Access to healthcare
Novartis collaborates with others to help address some of the world’s greatest health challenges. To help do that, our corporate responsibility programs help more people secure the healthcare they need, regardless of where they live. We’ve done this for a long time, largely through philanthropic and not-for-profit programs. Because the number of people in need continues to exceed the capacity of corporate philanthropy, Novartis and other companies are turning to new ways of reaching people in need, by creating Social Ventures – shared value business models that complement philanthropic and zero-profit initiatives.
We concentrate our efforts on controlling and eliminating diseases such as malaria and leprosy, pioneering new business approaches to reach underserved patients, and finding new treatments and adaptive solutions to improve health for people around the world. In 2013, these efforts reached more than 100 million patients.
Every second, Novartis delivers three malaria treatments. Over the past decade, the Novartis Malaria Initiative has become one of the healthcare industry’s largest access-to-medicine programs, delivering more than 700 million antimalarial treatments without profit, including 250 million pediatric treatments. Novartis is expanding its commitment by joining charity Malaria No More’s Power of One campaign and donating medicines to treat up to 3 million children with malaria through 2015. This donation will match the treatments purchased by the public, doubling their impact.
All leprosy patients in the world can receive free treatment from Novartis. We’ve extended our collaboration with the World Health Organization (WHO) to help end leprosy, an ancient disease that carries an intense social stigma. More than 5 million leprosy patients have received free treatment from Novartis through the WHO since 2000.
Novartis will continue to provide free medicines through 2020. To complement this donation and further curb the incidence of leprosy, the Novartis Foundation announced a new strategy to achieve zero transmission of the disease.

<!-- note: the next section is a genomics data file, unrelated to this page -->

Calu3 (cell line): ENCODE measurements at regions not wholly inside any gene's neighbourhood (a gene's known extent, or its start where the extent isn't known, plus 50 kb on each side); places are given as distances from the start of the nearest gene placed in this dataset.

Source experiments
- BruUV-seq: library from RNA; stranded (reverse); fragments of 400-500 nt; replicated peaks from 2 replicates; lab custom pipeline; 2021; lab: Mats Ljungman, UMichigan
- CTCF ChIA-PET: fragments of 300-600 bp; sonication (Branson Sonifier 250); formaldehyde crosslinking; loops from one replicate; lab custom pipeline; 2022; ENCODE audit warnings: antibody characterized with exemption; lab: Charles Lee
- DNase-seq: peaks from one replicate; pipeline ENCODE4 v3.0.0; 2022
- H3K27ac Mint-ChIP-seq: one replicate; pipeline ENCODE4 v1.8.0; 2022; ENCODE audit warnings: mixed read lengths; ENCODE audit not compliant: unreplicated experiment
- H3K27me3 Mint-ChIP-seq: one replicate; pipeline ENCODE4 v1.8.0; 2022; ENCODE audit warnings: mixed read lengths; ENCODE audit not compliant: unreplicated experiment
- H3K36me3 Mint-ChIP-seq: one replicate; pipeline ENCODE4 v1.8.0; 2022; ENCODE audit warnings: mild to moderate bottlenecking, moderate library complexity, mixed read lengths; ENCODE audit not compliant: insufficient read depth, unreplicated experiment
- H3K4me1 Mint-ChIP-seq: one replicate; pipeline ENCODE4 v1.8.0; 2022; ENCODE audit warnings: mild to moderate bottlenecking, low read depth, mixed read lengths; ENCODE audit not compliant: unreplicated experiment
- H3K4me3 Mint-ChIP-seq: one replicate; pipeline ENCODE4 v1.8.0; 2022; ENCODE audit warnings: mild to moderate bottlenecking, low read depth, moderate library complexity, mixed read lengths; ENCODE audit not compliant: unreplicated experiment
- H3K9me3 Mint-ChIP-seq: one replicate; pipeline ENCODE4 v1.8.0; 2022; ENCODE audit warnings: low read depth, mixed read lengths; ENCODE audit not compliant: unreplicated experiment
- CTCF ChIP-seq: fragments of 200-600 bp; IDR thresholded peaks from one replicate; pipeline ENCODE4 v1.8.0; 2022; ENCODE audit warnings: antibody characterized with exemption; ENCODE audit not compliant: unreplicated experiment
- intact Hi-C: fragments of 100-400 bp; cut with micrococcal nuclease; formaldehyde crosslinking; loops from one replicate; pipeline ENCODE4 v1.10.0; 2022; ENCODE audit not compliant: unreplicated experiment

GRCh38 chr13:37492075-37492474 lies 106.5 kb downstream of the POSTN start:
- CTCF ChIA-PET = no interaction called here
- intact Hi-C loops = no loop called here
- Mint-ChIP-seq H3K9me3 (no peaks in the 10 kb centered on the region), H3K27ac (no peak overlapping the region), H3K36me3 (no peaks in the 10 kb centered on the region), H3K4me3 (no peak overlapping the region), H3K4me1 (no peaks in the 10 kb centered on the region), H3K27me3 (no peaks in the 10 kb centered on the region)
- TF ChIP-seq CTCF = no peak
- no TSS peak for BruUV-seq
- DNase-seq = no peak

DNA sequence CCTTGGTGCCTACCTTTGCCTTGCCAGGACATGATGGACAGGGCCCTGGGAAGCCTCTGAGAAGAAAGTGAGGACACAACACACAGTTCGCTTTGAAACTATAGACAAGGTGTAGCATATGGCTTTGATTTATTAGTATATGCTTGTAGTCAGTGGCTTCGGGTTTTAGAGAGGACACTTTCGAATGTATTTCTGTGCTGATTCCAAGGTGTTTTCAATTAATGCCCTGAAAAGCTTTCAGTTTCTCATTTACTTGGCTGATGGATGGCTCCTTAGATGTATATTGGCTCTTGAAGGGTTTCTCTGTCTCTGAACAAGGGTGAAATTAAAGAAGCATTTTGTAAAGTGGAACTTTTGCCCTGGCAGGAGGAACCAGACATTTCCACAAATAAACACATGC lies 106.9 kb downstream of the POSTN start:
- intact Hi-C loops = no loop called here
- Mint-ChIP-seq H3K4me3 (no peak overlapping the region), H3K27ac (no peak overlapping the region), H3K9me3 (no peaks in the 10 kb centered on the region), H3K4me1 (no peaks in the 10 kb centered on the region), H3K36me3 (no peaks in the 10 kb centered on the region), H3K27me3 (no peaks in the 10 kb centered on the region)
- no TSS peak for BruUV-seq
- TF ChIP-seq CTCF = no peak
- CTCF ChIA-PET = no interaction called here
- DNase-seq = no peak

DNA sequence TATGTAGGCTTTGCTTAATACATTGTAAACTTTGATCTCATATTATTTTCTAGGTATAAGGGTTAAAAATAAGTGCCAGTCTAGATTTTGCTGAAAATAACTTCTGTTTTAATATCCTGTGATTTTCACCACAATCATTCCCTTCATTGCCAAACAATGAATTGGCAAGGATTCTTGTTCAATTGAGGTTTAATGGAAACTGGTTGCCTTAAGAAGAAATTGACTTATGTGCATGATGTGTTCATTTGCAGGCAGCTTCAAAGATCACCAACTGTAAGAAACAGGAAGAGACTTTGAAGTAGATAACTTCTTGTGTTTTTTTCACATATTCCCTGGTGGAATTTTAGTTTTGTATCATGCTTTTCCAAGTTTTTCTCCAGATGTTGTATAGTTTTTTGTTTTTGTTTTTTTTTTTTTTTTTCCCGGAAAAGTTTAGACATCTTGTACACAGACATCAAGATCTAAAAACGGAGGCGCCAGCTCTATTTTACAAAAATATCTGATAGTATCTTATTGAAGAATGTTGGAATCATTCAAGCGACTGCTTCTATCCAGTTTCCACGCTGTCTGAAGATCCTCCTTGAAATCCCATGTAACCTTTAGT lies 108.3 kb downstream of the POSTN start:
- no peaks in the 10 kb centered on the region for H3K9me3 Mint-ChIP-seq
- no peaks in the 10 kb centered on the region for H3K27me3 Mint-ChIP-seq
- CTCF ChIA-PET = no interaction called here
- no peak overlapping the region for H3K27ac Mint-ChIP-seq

Every four seconds, someone is infected with tuberculosis. Yet, despite the loss of millions of lives, it remains one of the most neglected diseases by pharmaceutical companies due to its lack of commercial potential. Sandoz, the division of Novartis that makes generic medicines, has a long history of fighting TB and is the main provider of TB drugs to the World Health Organization.
While infectious diseases remain the biggest killers in developing countries, the pattern of disease is changing. For example, sub-Saharan Africa increasingly faces a ‘double burden’ of disease with a rising prevalence of noncommunicable diseases. Data indicate that people in Africa have the world’s highest incidence of elevated blood pressure and the number of strokes is expected to reach epidemic levels in coming years.
While many treatments already exist for these conditions, it’s hard to find clear data on how big the problem is. That’s due to many factors, including the reality that access to healthcare is restricted for millions of people in Africa due to a lack of physical infrastructure, such as transportation systems, and a lack of capacity within the healthcare system. For example, Africa has two physicians and nine hospital beds per 10 000 people. By contrast, Europe has 33 physicians and 62 beds for every 10 000 people.
To help get medicines to cancer patients in the developing world, we established the first global direct-to-patient access program. The Glivec International Patient Assistance program helps patients receive treatment for two rare cancers. The program has become one of the world’s most far-reaching patient assistance programs, active in more than 80 low- to middle-income countries. Our partner, The Max Foundation, also provides patients with emotional support in addition to medicines. The Novartis Oncology Access program provides assistance to patients with other cancers.
Social ventures build local, sustainable capabilities for healthcare around the world. These programs address societal problems that impact access to healthcare, including the need for education, infrastructure and healthcare distribution. Novartis has social ventures projects in India, Kenya, Vietnam, China and Zambia.